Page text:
Finance | December 10, 2020 6:30 am

Morgan Stanley Steps Up to Help NYC Street Vendors With $2M Grant

The financial institution is offering COVID relief to the coffee and hot dog carts

NYC hot dog street vendors
Morgan Stanley workers rely on New York's street vendors, so the company is stepping up to help them.
Emilie Farris/Unsplash

As the COVID-19 crisis drags on and financial relief from the federal government continues to stall, people are starting to understand that their individual purchases matter more than ever. A refrain that’s gaining ground is spend your money at places you want to survive the pandemic. And New Yorkers may understand that sentiment better than anyone else, as New York magazine recently illustrated in a feature on all the local gems, old haunts and institutions that have closed since March. 

One essential NYC outpost that desperately needs COVID relief? The city’s thousands of coffee and hot dog carts, and the street vendors who run them. As you can imagine for a business that thrives on busy street traffic, earnings for these vendors have dipped as much as 90% during the pandemic. Now, a lifeline is being given to the sidewalk slingers, not from the city or the state, but from Morgan Stanley.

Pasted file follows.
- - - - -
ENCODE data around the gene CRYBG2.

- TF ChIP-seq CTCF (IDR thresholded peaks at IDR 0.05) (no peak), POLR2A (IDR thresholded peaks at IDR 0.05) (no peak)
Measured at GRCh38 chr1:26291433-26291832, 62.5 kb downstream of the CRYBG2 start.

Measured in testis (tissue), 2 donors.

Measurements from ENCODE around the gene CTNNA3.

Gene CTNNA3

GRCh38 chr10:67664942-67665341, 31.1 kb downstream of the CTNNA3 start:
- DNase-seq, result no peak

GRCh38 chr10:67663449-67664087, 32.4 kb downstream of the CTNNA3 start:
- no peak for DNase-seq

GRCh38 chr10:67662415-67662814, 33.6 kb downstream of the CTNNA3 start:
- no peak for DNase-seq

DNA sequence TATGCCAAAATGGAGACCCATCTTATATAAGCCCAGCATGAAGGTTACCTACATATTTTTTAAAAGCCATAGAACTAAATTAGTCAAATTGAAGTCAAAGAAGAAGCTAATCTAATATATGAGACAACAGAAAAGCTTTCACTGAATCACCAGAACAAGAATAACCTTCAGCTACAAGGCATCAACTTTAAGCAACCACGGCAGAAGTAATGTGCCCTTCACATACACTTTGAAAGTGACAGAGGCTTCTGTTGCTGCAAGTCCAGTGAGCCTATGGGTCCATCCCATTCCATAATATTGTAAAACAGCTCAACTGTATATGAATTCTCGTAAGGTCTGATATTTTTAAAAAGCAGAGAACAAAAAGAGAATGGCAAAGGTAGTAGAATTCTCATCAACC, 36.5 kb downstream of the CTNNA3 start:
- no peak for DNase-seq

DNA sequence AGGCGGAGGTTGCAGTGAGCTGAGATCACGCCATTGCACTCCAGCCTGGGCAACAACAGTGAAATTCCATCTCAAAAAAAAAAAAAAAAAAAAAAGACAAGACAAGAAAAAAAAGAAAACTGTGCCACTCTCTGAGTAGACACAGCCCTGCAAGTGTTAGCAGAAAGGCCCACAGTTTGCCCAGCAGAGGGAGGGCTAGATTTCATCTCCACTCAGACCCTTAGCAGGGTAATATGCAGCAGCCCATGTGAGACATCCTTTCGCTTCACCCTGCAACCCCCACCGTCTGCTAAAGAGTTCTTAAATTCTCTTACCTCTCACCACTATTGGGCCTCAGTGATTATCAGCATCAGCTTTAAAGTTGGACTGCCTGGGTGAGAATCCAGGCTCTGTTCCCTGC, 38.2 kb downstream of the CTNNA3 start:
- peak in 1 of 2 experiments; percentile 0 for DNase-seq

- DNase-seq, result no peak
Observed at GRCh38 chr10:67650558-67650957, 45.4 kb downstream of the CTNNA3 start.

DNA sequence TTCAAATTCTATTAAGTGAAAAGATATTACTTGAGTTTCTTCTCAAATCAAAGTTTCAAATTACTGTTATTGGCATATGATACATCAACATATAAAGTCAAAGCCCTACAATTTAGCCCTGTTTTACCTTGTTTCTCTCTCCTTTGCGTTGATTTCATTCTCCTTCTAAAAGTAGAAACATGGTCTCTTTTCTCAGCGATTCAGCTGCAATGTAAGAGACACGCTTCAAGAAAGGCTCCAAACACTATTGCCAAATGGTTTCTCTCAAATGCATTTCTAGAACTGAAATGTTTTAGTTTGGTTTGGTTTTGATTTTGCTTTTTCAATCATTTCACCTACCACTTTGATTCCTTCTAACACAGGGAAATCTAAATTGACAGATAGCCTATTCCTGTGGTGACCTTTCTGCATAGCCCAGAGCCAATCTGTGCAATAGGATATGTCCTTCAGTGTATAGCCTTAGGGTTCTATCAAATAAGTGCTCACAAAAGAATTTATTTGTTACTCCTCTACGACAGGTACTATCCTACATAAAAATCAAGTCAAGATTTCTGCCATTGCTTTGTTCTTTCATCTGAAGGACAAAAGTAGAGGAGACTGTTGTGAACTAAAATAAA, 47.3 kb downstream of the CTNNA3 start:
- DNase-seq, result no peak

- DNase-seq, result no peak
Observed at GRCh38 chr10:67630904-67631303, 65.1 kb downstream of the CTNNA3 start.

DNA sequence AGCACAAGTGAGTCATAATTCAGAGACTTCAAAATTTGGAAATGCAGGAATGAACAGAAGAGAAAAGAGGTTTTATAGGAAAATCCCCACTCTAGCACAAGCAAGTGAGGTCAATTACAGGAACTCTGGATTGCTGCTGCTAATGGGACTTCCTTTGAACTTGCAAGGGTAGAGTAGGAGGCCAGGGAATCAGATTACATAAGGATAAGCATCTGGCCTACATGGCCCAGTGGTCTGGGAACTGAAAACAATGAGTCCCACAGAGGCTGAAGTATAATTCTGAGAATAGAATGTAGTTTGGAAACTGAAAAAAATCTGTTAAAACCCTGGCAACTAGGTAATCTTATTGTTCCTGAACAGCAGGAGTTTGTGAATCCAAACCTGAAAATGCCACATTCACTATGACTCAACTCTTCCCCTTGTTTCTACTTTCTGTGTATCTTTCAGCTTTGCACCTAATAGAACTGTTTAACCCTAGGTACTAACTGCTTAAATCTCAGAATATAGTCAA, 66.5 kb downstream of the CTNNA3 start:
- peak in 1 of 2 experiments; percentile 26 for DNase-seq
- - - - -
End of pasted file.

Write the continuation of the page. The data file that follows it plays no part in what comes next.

As Bloomberg reports, “the bank is giving $2 million to 2,000 vendors in coordination with the Robin Hood foundation, which is contributing $375,000 more and helping distribute the cash.” The financial assistance is also being dispersed in partnership with The Street Vendor Project, a membership organization dedicated to advocating for vendor rights that’s part of the nonprofit Urban Justice Center.

The reason Morgan Stanley decided to step up here was at least partly personal. “With our headquarters in Times Square, many of our employees rely on these vendors for their morning coffee or a quick lunch,” said James Gorman, chairman and CEO of Morgan Stanley, in a press release. “Morgan Stanley is committed to supporting those in our community that support us on a daily basis as they face unprecedented economic hardship.”

What about previous governmental relief efforts, haven’t those helped? According to Bloomberg, “about three-fourths of vendors were excluded from disaster relief or unemployment insurance, often because of their immigration status or the informal nature of their work,” so Morgan Stanley is filling a gap here.

We’ll toast an Anthora cup to that. 

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